Addiction: Not just a Hollywood Problem
The tragic death of actor Phillip Seymour Hoffman due to an apparent overdose of heroin has highlighted the complex issue of addiction and relapse, particularly to opioids. Opioids, whether they are prescription painkillers such as Vicodin or Percocet, or heroin, are extremely addictive, making recovery difficult and relapse easy. Hoffman’s death was so shocking because many people did not even know that he struggled with addiction; he had been clean and sober for over two decades since going through recovery successfully when he graduated from New York University at the age of 22. According to reports, Hoffman took some prescription painkillers, which triggered the brain to remember the high, and the craving for more kicks right back in.
Prescription opioids are killing people at more than five times the rate that heroin is according to recent statistics from the Centers for Disease Control and Prevention.These drugs are initially prescribed for pain from an injury, surgery, or a medical condition. However, addiction can develop even when the drugs are prescribed. Users start to doctor shop for new prescriptions, buy the drugs on the street illegally, or use heroin to satisfy the craving.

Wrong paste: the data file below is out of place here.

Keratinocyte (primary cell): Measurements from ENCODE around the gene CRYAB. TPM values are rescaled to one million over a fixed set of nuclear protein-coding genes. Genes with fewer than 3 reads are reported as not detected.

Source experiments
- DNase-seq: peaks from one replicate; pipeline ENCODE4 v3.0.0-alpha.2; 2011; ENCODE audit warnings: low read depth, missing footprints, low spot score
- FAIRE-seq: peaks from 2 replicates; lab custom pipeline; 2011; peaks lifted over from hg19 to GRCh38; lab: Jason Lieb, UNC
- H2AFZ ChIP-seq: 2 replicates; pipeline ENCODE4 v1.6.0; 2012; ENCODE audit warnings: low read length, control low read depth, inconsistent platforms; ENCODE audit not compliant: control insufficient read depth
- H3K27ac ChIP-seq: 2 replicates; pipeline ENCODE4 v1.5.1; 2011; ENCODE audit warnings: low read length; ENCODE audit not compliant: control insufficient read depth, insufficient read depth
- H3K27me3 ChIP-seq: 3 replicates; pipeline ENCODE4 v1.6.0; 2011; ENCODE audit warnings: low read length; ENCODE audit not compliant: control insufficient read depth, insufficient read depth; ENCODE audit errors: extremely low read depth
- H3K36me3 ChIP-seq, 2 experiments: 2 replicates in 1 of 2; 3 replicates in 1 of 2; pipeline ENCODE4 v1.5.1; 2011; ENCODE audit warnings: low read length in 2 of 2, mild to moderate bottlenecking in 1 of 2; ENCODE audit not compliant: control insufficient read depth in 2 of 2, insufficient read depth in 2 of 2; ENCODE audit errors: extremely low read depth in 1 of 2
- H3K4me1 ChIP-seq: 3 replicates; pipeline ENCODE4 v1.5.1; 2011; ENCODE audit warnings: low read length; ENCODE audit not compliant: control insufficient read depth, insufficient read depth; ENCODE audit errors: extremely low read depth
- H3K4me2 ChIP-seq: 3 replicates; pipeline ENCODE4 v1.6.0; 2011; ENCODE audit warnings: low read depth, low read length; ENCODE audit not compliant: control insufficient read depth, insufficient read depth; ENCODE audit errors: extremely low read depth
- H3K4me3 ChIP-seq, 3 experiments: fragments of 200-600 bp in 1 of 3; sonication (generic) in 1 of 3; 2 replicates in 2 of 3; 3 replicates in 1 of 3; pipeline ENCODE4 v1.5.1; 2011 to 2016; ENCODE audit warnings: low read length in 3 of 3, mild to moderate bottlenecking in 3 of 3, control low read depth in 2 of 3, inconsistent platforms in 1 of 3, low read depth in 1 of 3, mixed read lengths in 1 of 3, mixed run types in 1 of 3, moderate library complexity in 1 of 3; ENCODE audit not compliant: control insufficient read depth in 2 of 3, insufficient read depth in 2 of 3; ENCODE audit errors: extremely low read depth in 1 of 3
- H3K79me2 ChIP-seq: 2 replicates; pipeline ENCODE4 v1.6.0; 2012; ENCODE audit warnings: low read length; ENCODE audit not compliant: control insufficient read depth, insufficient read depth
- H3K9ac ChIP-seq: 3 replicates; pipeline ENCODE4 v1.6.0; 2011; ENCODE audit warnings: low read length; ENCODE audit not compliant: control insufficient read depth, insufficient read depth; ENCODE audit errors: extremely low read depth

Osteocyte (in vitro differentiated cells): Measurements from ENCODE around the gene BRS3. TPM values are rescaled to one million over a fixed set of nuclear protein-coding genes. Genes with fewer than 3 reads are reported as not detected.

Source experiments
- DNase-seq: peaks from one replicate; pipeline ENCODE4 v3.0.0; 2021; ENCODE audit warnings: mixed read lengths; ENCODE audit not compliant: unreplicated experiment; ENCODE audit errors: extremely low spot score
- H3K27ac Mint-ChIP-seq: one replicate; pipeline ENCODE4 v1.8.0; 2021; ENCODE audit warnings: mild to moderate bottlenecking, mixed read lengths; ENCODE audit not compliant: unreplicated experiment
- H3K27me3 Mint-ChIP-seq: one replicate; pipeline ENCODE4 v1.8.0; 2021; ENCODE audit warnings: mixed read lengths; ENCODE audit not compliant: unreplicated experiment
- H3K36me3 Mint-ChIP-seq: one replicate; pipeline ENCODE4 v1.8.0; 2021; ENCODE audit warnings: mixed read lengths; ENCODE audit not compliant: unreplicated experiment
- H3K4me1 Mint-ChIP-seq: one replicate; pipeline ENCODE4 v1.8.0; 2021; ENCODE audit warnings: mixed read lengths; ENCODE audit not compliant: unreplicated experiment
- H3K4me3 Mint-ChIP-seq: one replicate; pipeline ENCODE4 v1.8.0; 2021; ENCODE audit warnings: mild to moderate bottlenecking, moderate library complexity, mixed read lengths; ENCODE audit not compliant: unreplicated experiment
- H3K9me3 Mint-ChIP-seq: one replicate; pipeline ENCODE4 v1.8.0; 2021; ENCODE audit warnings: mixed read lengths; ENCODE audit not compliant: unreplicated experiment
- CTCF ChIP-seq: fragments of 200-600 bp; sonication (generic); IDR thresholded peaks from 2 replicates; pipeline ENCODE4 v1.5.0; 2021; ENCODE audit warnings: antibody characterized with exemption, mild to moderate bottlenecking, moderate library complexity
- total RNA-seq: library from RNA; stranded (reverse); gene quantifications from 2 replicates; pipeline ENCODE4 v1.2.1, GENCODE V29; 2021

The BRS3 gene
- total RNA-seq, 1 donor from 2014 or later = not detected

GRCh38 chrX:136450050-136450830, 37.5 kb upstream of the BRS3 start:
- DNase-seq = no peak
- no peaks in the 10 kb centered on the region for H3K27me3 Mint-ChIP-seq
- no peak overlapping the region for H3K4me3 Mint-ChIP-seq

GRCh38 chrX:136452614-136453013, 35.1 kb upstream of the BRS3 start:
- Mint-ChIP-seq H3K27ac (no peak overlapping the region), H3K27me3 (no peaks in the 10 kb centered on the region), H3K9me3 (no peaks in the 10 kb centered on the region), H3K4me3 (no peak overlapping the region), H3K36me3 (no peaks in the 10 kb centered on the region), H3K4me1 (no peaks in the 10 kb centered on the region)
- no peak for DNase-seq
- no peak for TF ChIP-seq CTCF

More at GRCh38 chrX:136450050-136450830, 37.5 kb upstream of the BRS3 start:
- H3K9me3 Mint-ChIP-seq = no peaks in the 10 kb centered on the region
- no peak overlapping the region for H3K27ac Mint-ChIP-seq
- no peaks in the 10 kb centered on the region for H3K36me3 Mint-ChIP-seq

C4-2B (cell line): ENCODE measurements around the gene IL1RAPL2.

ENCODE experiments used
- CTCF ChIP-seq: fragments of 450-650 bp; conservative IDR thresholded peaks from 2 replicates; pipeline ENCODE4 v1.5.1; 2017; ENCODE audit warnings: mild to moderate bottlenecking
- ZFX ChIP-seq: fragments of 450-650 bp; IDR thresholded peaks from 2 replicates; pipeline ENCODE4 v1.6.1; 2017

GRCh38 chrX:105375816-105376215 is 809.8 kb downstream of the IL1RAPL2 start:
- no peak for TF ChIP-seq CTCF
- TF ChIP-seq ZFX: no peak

Dallas family attorneys encourage family members to question loved ones about their prescription drug use, particularly if that person has a history of substance abuse. Be alert for signs of misuse of medication, or of a relapse into addiction. Although many times warning signs are behavioral and mood changes unique to the person- known as “drug relapse signature”-there are common warning signs of relapse, such as:
1. Appears anxious or worried;
2. Seems to be depressed;
3. Acts irritated, quick tempered or openly aggressive;
4. Has problems with concentration;
5. Has dramatic changes in eating or appetite;
6. Has changes in sleeping patterns;
7. Withdraws socially;
8. Experiences extreme mood swings;
9. Talks about taking drugs again; or
10. Feels suicidal.
It is crucial to address drug relapse in its earliest stages. Recovery is a process, and when a family member has relapsed and is in recovery, it is a process for both the addict and the family. Dallas family attorneys offer some suggestions on how to help a family member who is in recovery:
1. Behave as if the addict has a serious illness–because they do;
2. Educate everyone on addiction and recovery;
3. Try not to judge;
4. Try to reduce triggers;
5. Encourage attendance at support meetings and join in when possible;
6. Do not enable and set boundaries
7. Provide financial support if needed in the form of food and shelter and services,
not money that could be used to buy drugs; and
8. Understand that new behaviors need to develop for the addict and family.
Out of tragedy, good things can happen. Phillip Seymour Hoffman, in eerie foreshadowing, commented that if he ever died of an overdose, the publicity would save 10 people. Dallas family attorneys hope that his death acts as a wakeup call to many more than 10 people. A Dallas family attorney at Goranson Bain, PLLC can help when issues of addiction intersect with Divorce and Custody issues.
This post was written by GoransonBain Ausley.